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I need help with some logic in my script. I created a dynamic day/night cycle that works fine in itself, but I want to add a game clock that works off the initial position of the sun (Directional Light).

I was thinking that it could be achieved by Shooting a ray from the directional light to the terrain and computing an angle which i would use to estimate the time.

  1. Would ray casting be the best/ most efficient way to do this?
  2. Is it even possible to achieve what I'm asking for, if not is there a method that better suits what I need?

So to go over.. I want the user to be able to place the sun anywhere along the x axis that would rotate around the terrain, when the user is satisfied with the position they chose, on startup of the game I would like my script to calculate the current position of the sun and then estimate the current time.

I can take care of the actual clock after that point but is ray casting from the sun to the terrain the way to go about something like this or should I be looking at this in totally different way?

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  • \$\begingroup\$ Raycasts are good when you care about the intersection point. If all you care about is the angle, you could just use the rotation angle of the directional light, no? (If the angle at the intersection point with the terrain mattered, then it would be a different time of day on the ascending side of a hill than it is on the descending side...) \$\endgroup\$ – DMGregory Jun 16 '15 at 23:40
  • \$\begingroup\$ Thanks for the reply! i should have mentioned that the sun is attached to a sphere object that surrounds the terrain so its actually the sphere thats rotating which also makes the sun rotate around the terrain as well, so using something like eulerAngles.x in relation to the directional light would not suffice \$\endgroup\$ – davedno Jun 16 '15 at 23:44
  • \$\begingroup\$ A diagram or screengrab of your current setup would help then, annotated with what axes the user can modify. \$\endgroup\$ – DMGregory Jun 16 '15 at 23:47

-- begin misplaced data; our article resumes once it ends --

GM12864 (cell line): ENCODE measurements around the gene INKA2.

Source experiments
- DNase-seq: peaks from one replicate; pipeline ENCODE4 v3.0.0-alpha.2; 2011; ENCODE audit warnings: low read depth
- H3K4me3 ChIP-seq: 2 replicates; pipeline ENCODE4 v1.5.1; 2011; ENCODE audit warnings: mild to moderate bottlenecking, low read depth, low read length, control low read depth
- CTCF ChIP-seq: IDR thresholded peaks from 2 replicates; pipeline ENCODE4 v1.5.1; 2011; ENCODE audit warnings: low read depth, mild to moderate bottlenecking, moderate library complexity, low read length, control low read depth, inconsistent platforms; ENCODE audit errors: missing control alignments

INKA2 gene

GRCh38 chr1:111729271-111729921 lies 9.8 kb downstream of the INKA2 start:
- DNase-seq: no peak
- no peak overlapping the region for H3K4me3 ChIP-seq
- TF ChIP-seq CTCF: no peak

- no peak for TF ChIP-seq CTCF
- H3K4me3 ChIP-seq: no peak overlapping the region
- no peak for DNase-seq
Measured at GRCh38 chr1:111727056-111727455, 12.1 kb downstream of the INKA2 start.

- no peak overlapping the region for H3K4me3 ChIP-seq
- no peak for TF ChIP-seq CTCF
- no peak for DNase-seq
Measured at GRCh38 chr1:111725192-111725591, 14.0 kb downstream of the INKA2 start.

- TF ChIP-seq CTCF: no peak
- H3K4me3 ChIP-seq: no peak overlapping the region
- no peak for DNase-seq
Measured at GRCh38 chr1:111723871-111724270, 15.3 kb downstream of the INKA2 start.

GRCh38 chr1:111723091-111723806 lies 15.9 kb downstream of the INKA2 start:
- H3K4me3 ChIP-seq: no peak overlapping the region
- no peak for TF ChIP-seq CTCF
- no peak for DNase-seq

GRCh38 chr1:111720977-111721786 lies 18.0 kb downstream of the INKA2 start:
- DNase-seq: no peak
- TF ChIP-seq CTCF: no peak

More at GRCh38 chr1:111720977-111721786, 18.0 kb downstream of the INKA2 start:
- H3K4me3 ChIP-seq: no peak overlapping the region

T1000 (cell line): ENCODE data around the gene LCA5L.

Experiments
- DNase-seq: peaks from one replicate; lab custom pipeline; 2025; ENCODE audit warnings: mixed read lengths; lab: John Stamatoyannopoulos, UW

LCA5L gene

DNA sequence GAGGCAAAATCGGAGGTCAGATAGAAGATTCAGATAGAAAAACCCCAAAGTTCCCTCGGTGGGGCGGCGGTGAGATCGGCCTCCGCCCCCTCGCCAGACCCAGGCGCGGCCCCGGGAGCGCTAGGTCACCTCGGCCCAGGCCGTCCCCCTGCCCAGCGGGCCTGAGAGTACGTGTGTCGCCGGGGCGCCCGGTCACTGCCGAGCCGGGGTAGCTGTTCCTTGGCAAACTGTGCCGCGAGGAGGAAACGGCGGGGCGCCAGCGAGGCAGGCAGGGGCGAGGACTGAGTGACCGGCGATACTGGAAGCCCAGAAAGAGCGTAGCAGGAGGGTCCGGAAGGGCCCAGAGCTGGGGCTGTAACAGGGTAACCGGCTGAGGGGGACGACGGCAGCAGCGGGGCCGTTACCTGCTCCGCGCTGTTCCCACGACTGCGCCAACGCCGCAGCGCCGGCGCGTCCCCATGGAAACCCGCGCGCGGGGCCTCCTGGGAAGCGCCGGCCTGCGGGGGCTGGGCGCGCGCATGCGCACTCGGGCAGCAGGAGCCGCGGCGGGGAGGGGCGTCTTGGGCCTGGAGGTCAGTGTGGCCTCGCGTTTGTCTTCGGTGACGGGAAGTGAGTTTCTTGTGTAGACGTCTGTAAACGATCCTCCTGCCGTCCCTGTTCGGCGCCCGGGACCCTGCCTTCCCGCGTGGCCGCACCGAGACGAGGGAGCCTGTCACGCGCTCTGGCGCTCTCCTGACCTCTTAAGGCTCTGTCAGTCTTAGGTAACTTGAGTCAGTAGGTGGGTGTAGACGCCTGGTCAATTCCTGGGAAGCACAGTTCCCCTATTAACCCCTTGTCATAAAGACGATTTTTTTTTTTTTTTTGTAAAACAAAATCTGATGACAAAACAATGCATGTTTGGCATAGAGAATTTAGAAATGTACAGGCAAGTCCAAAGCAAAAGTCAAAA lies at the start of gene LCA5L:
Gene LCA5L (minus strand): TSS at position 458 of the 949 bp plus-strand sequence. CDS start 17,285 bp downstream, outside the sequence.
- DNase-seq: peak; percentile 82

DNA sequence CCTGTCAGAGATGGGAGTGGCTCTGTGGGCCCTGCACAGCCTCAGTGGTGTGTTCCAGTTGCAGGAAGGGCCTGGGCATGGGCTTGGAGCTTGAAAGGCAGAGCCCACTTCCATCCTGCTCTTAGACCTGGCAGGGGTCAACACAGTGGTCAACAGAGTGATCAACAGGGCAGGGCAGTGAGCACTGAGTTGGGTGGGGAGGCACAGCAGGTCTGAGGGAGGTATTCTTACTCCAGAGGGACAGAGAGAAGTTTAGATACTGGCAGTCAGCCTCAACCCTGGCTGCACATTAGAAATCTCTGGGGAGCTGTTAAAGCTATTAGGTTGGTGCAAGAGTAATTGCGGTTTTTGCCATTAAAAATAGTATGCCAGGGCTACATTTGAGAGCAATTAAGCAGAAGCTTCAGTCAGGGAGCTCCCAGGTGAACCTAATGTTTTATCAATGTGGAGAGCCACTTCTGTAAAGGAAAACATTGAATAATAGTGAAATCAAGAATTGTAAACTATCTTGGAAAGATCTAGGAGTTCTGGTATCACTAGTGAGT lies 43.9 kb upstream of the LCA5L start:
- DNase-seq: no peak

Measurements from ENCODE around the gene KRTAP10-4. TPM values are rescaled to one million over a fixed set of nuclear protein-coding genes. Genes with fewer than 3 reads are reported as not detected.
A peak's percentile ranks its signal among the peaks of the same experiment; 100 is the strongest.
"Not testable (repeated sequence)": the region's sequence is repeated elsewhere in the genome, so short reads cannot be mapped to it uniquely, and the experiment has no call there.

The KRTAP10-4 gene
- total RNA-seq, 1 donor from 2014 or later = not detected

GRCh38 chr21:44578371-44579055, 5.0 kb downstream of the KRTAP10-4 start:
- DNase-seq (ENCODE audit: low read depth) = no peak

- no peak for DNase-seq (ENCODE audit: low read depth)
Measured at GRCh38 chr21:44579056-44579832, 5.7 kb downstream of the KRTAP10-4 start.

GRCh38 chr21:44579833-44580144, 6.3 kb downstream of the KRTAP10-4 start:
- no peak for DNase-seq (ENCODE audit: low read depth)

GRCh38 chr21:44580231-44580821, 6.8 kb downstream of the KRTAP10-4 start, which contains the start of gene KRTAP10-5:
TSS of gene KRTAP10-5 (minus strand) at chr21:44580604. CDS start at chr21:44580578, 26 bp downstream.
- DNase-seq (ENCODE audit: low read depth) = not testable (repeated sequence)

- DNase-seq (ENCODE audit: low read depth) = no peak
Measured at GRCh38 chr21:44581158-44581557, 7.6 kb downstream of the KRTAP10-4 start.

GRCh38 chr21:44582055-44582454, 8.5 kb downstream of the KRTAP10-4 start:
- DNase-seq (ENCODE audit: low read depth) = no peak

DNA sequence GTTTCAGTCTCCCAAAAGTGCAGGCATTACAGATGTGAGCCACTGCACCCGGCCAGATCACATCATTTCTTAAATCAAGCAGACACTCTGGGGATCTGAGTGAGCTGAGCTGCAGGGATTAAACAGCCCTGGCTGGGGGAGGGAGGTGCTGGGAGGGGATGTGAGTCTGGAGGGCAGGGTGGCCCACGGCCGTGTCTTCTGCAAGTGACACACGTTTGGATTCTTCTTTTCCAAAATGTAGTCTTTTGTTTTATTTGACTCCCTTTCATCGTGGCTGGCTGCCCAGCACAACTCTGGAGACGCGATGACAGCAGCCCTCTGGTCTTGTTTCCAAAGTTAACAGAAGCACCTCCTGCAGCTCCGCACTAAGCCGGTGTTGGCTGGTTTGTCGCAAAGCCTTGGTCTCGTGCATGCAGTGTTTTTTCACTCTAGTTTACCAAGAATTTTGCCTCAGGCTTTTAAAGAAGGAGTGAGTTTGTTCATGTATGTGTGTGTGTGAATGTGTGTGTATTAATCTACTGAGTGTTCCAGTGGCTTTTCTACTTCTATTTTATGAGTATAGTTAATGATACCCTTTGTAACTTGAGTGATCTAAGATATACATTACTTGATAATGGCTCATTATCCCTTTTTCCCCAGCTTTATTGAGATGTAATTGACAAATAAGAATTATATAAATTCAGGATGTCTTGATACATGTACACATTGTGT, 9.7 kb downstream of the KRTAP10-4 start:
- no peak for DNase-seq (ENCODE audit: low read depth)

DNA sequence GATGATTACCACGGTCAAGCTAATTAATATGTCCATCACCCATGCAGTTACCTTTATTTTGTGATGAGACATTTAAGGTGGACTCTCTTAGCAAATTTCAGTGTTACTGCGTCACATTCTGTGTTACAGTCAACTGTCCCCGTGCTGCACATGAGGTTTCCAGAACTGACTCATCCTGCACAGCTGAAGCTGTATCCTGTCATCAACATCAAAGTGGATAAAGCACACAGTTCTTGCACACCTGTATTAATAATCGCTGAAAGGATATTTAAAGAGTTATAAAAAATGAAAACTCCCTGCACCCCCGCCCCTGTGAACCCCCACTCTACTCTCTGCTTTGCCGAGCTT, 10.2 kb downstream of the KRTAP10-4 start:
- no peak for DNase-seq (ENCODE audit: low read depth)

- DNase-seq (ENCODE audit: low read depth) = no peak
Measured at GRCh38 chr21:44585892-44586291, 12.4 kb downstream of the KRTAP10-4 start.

• \$\begingroup\$ You would get the Vector from Light.position to Terrain.position and calculate the angle between that and Vector3.up. Like @DMGregory mentioned, using Raycast would give you the angle between the Light and the triangle of the Terrain you hit which would point different directions depending on the shape of the terrain. \$\endgroup\$ – Jeremiah Leslie Jun 17 '15 at 1:05
  • \$\begingroup\$ I wrote something like this, I have the code at home though. Instead of setting the Time based on the position of the Sun, I would set the Sun based on the Time. I interpolate the required Angle based on the current time. You could do the reverse as well, however, I have no idea how to path your Sun's movement. If you could post some more information on your implementation it would help. Here is what mine looks like: i.stack.imgur.com/ZrAup.gif I can provide code later tonight. \$\endgroup\$ – jgallant Jun 17 '15 at 11:51
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I have come up with a solution and it seemed to be buried deep within my college memory. I achieved what I wanted through a Unit Circle! Basic calculus/geometry seemed to be the correct way for me to come up with a working solution. I took the x and y translation points of the sun and put them through the unit circle equation. See https://www.mathsisfun.com/geometry/unit-circle.html for more information. Using these calculations I could base my logic off the degrees the equation gave me, giving me a working solution! Math is fun... Ish

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